Industry job growth up in 2014 — report 

Source: Daniel Bush, E&E reporter • Posted: Friday, January 16, 2015

The solar energy industry added tens of thousands of domestic jobs last year and will soon support almost twice as many jobs as the coal industry, according to a new report by nonprofit advocacy group the Solar Foundation.

Solar companies added more than 31,000 jobs in 2014 and now employ about 173,000 workers nationwide, said the annual survey, released today.

The solar industry created almost 50 percent more jobs last year than the oil and gas industries, the National Solar Jobs Census found. Solar will also soon provide two “living wage” jobs for every worker in the coal industry, the report said.

“Solar’s explosive growth rate indicates solar energy will be a key part of our nation’s future energy mix,” said Amit Ronen, director of the George Washington University Solar Institute, which helped produce the report.

Since the annual survey was launched in 2010, solar companies have added almost 80,000 new jobs, an increase of 86 percent. The solar industry accounted for almost 2 percent of all new domestic jobs created last year alone, the report found.

The falling price of solar panels and installation costs, and a federal investment tax credit for solar established in 2008, has fueled the industry’s growth in recent years.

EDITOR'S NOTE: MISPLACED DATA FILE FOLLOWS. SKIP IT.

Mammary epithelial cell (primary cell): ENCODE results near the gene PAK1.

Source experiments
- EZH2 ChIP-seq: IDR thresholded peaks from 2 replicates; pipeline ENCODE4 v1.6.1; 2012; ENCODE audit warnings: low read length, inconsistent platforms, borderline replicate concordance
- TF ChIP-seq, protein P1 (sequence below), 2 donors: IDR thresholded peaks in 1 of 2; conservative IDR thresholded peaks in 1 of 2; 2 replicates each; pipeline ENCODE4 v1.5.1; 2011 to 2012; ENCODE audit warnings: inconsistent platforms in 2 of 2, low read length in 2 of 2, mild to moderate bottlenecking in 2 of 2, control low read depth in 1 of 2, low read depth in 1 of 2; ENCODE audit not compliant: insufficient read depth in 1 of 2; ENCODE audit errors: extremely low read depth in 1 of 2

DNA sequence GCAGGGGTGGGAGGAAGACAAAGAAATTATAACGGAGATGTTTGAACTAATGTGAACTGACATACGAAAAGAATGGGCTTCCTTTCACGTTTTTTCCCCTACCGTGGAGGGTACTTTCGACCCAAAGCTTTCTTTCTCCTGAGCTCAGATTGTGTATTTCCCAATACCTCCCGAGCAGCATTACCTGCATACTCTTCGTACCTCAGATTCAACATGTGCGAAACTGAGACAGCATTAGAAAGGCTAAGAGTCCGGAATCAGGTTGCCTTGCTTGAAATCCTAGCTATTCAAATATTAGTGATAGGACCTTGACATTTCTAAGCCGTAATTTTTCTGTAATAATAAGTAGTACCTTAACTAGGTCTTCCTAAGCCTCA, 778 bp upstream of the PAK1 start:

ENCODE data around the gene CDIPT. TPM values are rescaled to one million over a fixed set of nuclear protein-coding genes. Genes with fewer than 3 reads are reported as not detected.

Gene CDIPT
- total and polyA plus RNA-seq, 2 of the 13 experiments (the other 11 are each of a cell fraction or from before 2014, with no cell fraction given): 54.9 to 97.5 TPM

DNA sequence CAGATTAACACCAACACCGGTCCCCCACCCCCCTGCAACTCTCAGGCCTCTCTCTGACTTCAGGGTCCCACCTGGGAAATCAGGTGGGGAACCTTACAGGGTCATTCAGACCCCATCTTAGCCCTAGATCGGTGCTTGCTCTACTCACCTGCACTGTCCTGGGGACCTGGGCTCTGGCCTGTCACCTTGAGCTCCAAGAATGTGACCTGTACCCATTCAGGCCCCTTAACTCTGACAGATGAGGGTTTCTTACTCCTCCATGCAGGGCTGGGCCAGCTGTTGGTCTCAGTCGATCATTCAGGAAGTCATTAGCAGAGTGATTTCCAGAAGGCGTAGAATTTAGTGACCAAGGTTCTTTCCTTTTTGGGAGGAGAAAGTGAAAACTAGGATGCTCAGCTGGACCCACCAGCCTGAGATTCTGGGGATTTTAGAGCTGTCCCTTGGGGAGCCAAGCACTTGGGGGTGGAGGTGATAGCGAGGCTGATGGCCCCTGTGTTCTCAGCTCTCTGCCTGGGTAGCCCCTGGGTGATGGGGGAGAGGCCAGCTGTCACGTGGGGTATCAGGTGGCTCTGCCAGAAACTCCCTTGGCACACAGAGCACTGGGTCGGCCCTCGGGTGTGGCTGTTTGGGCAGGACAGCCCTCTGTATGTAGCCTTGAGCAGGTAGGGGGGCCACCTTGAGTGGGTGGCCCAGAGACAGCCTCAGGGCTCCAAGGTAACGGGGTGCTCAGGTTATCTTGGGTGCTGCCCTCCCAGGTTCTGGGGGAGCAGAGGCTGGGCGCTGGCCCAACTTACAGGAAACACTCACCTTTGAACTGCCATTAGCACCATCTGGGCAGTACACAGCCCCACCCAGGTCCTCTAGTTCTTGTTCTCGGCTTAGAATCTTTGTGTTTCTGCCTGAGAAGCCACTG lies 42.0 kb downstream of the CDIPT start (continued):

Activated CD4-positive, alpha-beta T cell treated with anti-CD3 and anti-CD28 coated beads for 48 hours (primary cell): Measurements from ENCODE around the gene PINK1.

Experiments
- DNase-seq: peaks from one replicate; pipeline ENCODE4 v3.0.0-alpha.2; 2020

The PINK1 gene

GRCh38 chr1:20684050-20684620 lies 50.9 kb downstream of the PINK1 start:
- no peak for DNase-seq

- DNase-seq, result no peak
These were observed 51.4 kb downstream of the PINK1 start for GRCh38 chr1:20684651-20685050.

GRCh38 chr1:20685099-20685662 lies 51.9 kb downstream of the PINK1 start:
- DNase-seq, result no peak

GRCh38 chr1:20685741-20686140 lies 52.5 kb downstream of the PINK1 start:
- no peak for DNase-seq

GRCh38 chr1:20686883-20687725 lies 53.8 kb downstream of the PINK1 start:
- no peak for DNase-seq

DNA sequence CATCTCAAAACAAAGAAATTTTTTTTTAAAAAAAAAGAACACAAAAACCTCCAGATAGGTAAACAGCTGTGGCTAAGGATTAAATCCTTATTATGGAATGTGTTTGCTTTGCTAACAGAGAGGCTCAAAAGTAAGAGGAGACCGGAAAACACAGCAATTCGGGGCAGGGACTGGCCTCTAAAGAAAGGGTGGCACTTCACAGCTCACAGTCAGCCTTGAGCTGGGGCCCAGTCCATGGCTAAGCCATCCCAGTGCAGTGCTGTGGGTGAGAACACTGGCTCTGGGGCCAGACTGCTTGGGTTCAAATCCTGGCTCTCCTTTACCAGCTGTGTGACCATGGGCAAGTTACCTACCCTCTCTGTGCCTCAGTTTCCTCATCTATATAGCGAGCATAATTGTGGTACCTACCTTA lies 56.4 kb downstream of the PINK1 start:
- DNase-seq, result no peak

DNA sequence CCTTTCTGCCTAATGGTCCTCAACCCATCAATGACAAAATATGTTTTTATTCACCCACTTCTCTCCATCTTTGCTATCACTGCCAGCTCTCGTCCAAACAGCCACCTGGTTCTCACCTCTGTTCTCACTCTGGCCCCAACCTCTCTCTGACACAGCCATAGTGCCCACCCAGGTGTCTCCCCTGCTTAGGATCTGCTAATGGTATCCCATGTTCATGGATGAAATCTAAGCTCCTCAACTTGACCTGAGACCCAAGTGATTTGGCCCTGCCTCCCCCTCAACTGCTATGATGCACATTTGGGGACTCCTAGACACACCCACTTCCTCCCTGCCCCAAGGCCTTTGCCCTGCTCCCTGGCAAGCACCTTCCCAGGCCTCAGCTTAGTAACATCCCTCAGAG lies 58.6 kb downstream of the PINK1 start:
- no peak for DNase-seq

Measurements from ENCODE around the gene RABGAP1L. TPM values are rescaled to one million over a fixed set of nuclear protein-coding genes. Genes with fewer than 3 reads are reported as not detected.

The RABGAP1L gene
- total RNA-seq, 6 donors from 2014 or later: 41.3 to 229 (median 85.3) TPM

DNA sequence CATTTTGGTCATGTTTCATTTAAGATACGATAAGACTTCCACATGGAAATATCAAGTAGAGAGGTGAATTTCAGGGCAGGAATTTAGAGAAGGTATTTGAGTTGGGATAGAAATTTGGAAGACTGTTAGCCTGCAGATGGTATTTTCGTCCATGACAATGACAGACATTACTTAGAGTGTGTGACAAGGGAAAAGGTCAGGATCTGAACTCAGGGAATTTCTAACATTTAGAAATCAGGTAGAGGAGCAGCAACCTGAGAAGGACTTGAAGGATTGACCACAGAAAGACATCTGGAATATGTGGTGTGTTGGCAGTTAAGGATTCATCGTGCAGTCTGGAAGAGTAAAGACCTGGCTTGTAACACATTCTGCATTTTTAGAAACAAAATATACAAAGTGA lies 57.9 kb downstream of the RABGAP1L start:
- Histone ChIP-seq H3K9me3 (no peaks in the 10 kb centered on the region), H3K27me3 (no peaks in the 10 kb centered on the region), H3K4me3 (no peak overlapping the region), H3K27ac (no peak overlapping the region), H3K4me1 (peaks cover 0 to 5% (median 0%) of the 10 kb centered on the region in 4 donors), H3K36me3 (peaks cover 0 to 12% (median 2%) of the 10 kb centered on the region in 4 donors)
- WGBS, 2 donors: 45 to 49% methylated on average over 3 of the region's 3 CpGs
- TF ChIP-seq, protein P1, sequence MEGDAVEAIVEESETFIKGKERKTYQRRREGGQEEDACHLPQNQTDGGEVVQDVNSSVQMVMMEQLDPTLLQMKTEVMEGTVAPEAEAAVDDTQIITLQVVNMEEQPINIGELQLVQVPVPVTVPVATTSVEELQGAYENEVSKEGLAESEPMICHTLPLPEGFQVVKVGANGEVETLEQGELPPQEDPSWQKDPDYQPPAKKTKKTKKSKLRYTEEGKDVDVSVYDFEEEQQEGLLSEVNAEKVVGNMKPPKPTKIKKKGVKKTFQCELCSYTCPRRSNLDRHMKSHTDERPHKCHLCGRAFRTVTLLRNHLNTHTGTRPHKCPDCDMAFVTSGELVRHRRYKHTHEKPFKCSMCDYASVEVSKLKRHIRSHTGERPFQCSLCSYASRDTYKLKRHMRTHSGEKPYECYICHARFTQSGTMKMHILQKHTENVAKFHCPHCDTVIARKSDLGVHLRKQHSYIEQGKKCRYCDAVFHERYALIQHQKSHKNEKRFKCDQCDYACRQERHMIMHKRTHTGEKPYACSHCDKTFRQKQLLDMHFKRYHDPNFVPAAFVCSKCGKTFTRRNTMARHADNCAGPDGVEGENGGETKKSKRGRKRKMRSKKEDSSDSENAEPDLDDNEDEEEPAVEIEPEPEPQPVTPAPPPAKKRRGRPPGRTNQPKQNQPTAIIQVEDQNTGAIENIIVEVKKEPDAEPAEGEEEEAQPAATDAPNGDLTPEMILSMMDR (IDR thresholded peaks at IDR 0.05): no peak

The industry is poised for another banner year in 2015, with solar companies expected to add up to 36,000 jobs, the report said.

Still, solar producers face some challenges in the coming years.

The 30 percent tax credit for commercial-scale solar projects that Congress created eight years ago is set to expire at the end of 2016. If lawmakers don’t extend the benefit, it will drop to 10 percent starting in 2017.

A long-term extension of the tax credit could be part of a broader tax reform deal being discussed in the House and Senate.

But an effort to strike a broad tax agreement last year — which would have included an extension of a temporary production tax credit for wind power — failed to materialize. It remains to be seen whether the Republican-controlled Congress and the Obama administration can reach a similar deal now, or whether it would include a tax credit for solar.

Another option would be a stand-alone solar tax credit bill, but the measure would likely face strong opposition from conservative Republicans and the electric utilities industry.

“The upcoming expiration of federal tax incentives and pushback from utilities losing market share may dramatically